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5 Common Mistakes in Managing Healthcare Data Products

How healthcare organizations can avoid and navigate data pitfalls while building data products.

As we embark on another chapter of technology adoption, moving from the Internet of Things (IoT) to web3 and the metaverse, and as a greater degree of interoperability takes hold, data in all things healthcare is no longer a differentiator but a table stake.  As we cover in our research, “Transforming Healthcare: The Changemaker Playbook,” the ongoing healthcare data revolution opens the opportunity to deliver better clinical decisions, faster and more appropriate care delivery and ultimately more equity and context to patient treatment. Everyone by now knows that by using data and managing it the right way, organizations will see costs go down and both clinical and business processes get smarter and more efficient. However, where does data specific to your needs come from?  Who’s generating it, curating it and selling it?   

There is a massive gap emerging in organizations as it relates to managing and extracting value from their data, namely the productization of it. Yes, there are seasoned players in the healthcare data space such as Optum, Merative and IQVIA that have a high degree of maturity as it relates to data-as-a-product.  But there are also new entrants, such as growing physician groups, amassing unique and compelling data sets, as well as device and equipment manufacturers, whose smart products are also accumulating data.   

We are finding that these fringe players in healthcare data are extremely eclectic as it relates to their product management capabilities with data. These organizations are oftentimes shining examples in product development with their core products (e.g. specialty practices, vital signs monitors, claims clearing houses, etc.), but when it comes to data-as-a-product, they are often overlooking a variety of fundamentals. These mistakes are having a dramatic impact on their ability to create value with data. Generally, we are seeing three categories of data products that exist in healthcare:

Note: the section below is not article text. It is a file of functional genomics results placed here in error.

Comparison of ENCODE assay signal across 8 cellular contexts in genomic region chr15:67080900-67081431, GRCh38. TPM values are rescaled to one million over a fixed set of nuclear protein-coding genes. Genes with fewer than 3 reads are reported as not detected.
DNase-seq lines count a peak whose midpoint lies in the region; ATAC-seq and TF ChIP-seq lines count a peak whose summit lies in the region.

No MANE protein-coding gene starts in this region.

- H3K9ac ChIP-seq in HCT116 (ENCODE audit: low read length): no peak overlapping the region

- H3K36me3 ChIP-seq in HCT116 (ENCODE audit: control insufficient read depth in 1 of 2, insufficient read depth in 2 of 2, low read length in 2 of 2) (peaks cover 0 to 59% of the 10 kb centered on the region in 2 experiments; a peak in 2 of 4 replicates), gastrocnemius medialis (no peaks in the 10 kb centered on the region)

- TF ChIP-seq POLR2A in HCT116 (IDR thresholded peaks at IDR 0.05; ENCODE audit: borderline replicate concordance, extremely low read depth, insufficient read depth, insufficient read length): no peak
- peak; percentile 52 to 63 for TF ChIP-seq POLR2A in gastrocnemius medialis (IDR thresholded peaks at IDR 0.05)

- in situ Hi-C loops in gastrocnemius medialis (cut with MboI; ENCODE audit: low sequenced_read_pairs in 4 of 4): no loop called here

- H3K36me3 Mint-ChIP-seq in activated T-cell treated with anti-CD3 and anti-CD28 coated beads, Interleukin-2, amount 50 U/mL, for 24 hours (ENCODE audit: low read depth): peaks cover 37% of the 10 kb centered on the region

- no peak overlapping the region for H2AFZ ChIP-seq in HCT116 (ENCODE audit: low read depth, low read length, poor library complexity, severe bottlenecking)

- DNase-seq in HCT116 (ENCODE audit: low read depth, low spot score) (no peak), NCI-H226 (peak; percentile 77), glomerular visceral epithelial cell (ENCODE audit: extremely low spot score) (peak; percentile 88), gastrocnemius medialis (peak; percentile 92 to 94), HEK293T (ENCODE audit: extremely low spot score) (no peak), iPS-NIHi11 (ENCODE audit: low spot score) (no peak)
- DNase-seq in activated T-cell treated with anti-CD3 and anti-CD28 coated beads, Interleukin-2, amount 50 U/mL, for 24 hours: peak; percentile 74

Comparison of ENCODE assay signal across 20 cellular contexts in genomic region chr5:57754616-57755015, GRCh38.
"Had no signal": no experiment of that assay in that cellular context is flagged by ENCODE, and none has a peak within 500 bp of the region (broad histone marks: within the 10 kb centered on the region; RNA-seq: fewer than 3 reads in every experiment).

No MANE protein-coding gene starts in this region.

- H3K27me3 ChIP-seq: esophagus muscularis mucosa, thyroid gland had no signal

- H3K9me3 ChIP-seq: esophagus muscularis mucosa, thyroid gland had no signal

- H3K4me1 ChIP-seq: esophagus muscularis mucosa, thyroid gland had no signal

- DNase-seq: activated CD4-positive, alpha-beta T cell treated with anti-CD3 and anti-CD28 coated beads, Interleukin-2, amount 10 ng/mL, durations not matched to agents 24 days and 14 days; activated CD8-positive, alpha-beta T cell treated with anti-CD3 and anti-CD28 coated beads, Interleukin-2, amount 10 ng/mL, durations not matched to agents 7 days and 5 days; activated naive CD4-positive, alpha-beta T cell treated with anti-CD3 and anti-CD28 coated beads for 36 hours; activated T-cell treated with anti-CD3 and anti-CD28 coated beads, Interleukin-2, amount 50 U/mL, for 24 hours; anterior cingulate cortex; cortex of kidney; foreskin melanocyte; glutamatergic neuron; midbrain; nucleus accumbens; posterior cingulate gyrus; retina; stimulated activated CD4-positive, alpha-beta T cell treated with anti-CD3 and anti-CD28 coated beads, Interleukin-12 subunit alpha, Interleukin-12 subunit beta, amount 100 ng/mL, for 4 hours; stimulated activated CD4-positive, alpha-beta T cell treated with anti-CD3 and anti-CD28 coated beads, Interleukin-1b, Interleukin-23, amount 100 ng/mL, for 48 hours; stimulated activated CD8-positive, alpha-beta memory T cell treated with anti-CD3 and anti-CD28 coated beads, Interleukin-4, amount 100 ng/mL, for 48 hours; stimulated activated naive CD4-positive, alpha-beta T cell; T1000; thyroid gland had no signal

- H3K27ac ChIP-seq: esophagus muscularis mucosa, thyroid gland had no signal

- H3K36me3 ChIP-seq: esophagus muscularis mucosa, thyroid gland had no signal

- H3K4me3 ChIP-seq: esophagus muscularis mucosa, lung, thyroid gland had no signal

3 Categories of Healthcare Data Products

  1. DaaS: Data as a Service – When you take raw or transformed data that can be sold or licensed to additional parties
  2. Data Resulting From a Feature – By utilizing features of an existing product or service to generate data that may be productized
  3. Algorithmic and Logic Based – Where you take data, apply logic and algorithms to it to give outputs or aid in decision making 

The following highlights a set of frequent mistakes to avoid when entering the healthcare data space.  
   

1. Prioritizing “More” Data Instead of Necessary Data 

Date range or depth are often things companies will tote as a major selling point. As you peel this back, we found that customers look for the quality and completeness of the essential data that they need to solve problems they’re working on.  

Focusing on who wants or needs this data, and why, is a critical question to answer when defining the data product. Adding lots of nice-to-have data sets to your product may not create customer value. Sophisticated customers who take the time to examine your data will often try to poke holes or find gaps that will impact their decision to purchase and adopt your product.   

2. Lack of Data Accessibility  

Whether your product is a database, web platform, App or API, thinking through the end-to-end customer journey is often a gap. Data is usually part of a broader workflow that combines multiple systems, tech stacks, integrations and processes.  

As you build your product, it’s crucial to envision the data’s entire journey. Make sure your customers can pull and access the data! Rarely does a customer only use a single data source, so being able to integrate and distribute with their other solutions is essential. Often data may need to be mapped to your customers’ existing data models. A helpful tip is understanding your customer’s personas, and their level of understanding and skills, as they will be the day-to-day people interacting with the data.   

3. Loose Data Governance Practices